When the paratroopers’ gunfire echoed across the open ground of Rossville Street, there was nowhere to hide: from panic, chaos and the fear of being hit.
Out in the open, we wondered at first whether they were rubber bullets. Truth dawned with the whine of high velocity live rounds and their acrid wafting smell.
Instantly we fell on our stomachs, cowering.
We were among the fortunate ones on that day of infamy.
Fright and self-preservation drove us even lower, closer, harder into each other’s bodies
Unknown to us as we crouched with our backs to the firing, blood was flowing in a merciless killing zone just 250 yards further down Rossville Street.
There in the shadow of the high Rossville Flats, defenceless people were being cut down by trigger-happy soldiers.
High above the city earlier, I saw Willie McKinney for the last time as the march assembled beside a big playing field in Creggan. He was on a low wall, cine camera in hand as usual.
Eldest of a family of 10 children, he was one of a coterie of photography enthusiasts who always brought their cameras to civil rights demos.
Willie (27) was a decent, guileless young man, engaged to be married and set for a secure future. He was a compositor on the Derry Journal where I knew him as a helpful and likeable colleague when I was a reporter there.
He wore heavy rimmed glasses, had a good head of hair and a hearty throaty laugh for the one-liners and jokes that abounded in the Journal print room.
Willie wasn’t a political activist, he just liked making home-movie clips of family events such as Holy Communions, his fiancee walking on a Donegal beach and big public events like civil rights marches.
On Bloody Sunday he was shot in the back and killed by a paratrooper in Glenfada Park.
The previous Sunday, I covered the anti-internment march at Magilligan Strand where troops wielding batons and firing rubber beat back protestors.
I had joined The Irish Times in Belfast three months earlier. Now home in Derry for the weekend, I wanted to see how the January 30th march would go off.
It would also be a chance to meet Dick Grogan, one of The Irish Times’ most experienced reporters, who had been assigned to cover it.
I could lend a hand too if necessary, never envisaging what was in store.
As events turned out, Dick and our brilliant colleague, Nell McCafferty, were on the front line and provided searing eye witness reportage of horrific bloodshed and mayhem, and the heroism of bystanders, medics and priests.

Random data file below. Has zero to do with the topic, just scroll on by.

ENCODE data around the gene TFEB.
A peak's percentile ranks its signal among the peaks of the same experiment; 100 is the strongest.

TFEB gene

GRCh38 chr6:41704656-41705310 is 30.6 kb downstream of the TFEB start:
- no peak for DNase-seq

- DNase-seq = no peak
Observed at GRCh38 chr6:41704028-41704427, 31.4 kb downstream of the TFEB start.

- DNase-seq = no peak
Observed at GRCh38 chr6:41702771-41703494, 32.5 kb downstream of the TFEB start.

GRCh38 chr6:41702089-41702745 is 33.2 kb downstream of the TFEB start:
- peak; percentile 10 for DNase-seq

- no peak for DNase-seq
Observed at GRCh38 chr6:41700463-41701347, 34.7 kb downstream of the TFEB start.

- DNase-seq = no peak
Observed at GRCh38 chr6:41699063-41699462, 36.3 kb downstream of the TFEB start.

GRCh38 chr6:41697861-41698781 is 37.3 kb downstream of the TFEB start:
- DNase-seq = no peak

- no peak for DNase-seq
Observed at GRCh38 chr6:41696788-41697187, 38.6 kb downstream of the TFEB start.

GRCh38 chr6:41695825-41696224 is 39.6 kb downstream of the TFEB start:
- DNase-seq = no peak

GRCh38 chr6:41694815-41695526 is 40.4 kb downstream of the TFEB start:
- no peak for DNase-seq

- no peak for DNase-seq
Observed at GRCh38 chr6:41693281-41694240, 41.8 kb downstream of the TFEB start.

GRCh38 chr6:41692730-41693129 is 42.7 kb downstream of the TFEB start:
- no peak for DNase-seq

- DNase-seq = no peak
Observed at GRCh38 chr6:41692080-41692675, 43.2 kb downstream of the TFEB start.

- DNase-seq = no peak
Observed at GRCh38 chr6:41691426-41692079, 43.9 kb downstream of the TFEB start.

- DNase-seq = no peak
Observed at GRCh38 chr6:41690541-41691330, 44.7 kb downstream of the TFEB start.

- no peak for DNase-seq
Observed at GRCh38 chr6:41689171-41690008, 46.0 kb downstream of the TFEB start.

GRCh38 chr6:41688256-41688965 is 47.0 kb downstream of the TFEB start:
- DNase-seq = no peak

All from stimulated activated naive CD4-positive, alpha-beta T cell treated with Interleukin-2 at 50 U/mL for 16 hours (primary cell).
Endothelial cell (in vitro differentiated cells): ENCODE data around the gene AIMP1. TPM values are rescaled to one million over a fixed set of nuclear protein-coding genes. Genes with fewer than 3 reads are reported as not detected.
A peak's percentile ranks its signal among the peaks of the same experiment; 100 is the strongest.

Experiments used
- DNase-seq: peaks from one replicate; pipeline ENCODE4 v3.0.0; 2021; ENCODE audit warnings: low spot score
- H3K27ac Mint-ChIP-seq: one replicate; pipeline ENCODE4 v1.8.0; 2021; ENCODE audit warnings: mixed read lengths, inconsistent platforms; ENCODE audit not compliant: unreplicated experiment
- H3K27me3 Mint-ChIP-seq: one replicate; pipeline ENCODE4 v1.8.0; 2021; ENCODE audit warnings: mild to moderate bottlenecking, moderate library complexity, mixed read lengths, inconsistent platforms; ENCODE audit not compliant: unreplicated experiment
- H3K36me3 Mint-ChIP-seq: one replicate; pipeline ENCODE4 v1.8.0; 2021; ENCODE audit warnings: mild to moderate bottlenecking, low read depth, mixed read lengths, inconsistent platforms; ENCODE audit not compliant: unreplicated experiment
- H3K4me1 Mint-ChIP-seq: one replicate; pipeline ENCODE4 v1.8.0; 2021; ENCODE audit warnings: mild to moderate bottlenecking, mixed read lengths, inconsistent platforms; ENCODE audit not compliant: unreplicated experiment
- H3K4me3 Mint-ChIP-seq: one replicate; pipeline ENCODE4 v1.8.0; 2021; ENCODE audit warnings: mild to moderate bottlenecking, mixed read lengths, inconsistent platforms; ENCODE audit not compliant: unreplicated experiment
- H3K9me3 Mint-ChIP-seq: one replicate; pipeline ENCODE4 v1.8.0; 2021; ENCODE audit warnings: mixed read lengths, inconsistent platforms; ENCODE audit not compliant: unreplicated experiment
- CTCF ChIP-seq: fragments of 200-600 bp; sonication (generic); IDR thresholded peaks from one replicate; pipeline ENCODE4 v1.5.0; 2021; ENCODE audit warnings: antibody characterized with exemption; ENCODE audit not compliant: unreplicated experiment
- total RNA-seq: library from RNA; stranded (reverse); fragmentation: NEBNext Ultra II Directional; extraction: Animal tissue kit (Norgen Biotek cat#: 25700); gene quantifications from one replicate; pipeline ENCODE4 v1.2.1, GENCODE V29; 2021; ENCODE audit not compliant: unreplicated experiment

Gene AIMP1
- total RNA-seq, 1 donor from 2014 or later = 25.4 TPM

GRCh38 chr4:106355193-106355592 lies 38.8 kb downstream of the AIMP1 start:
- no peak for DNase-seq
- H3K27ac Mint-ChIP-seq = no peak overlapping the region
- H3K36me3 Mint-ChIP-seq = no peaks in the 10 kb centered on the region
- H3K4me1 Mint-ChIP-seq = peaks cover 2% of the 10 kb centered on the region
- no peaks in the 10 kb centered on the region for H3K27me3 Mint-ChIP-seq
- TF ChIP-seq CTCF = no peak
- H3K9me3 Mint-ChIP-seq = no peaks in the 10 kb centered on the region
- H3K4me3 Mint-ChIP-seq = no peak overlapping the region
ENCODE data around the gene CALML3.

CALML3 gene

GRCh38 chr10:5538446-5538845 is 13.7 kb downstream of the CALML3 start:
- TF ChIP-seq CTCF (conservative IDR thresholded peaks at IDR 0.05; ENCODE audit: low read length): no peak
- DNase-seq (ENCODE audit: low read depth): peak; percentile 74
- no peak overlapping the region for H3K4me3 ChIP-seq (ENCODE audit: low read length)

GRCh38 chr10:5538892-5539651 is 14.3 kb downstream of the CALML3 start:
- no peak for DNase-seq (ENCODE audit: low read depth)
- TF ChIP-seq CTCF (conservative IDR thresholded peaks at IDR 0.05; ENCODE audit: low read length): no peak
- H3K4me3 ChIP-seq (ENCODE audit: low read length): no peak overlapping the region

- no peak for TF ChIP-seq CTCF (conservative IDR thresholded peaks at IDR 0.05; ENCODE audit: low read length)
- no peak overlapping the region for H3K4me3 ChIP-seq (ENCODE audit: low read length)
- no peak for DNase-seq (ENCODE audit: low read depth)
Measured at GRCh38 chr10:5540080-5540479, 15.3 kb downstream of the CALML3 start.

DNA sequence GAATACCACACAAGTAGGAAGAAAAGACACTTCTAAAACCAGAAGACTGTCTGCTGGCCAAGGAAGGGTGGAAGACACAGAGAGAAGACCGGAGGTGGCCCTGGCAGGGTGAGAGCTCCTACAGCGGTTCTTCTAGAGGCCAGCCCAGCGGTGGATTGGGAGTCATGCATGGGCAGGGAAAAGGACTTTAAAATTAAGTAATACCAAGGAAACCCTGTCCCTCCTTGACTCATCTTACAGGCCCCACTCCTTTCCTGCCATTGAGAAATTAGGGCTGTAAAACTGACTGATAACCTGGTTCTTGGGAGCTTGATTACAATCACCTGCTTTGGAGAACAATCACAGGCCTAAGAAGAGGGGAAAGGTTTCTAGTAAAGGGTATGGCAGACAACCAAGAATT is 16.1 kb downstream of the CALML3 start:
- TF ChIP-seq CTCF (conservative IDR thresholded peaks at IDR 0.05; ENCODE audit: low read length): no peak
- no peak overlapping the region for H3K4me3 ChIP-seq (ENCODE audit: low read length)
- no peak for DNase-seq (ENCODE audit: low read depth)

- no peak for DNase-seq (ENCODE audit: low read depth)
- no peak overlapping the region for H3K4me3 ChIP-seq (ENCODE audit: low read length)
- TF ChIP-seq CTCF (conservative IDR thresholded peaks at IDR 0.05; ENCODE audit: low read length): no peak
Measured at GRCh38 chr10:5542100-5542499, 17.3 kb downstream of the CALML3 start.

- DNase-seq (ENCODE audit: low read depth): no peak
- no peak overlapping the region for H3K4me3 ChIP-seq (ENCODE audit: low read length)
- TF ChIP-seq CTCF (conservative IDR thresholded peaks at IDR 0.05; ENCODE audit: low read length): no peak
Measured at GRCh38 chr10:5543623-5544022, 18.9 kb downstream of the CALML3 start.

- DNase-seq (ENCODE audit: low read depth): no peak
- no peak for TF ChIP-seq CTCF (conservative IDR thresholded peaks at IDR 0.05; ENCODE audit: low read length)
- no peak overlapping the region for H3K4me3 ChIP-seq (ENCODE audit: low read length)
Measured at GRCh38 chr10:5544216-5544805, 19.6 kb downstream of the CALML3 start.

Twenty minutes or so before the troops’ onslaught, I was one of many people milling around Rossville Street. We had seen standard Derry rioting before and were relaxed about whatever was happening on William Street.
As a friend and I chatted to civil rights leader Ivan Cooper, a boy of about 13 approached and said someone had been shot earlier by a soldier further up William Street.
But his words didn’t faze us since we hadn’t heard gunfire and everyone around us was calm, apparently not having heard shooting either. The rumour mill was at work, I decided. How wrong I was.
When the full fusillade started, I was among a small crowd at the speakers’ rally point at Free Derry Corner. I wanted to hear Lord Fenner Brockway, the veteran British anti-colonialist.
Then came loud, crisp, cracks.
Mystified, I turned to see what was happening and in the same moment dived for cover with the rest of the crowd.
But in the open there was no cover.
We threw ourselves low into a huddle, wildly holding on to arms, shoulders or coat tails of whomsoever was in front or beside.
Fright and self-preservation drove us even lower, closer, harder into each other’s bodies before inching crablike across the ground in front of the speakers’ lorry.
Incredulity fuelled fear. Why would soldiers open fire? Were shots coming from above us on Derry Walls?
As the noise sharpened and the smell of live rounds carried, I clung to a fast fading conviction that they must be warning shots in the air.
I think I gradually sensed there were no whizzing sounds over our heads or bullet strikes on the ground or brickwork.
Nevertheless, we stayed in our cluster, maybe for 30 seconds, maybe for two or three minutes or more, I have no idea.
We waited for any hint of a lull until each in turn took a chance and sprinted across the road to the safety of a covered alley.
As the casualties’ names emerged later, everyone seemed to know at least one or someone connected to them.
That night there were sore hearts in many homes in Derry.
Martin Cowley is a former Derry Journal reporter, Irish Times London Editor and Reuters Ireland Correspondent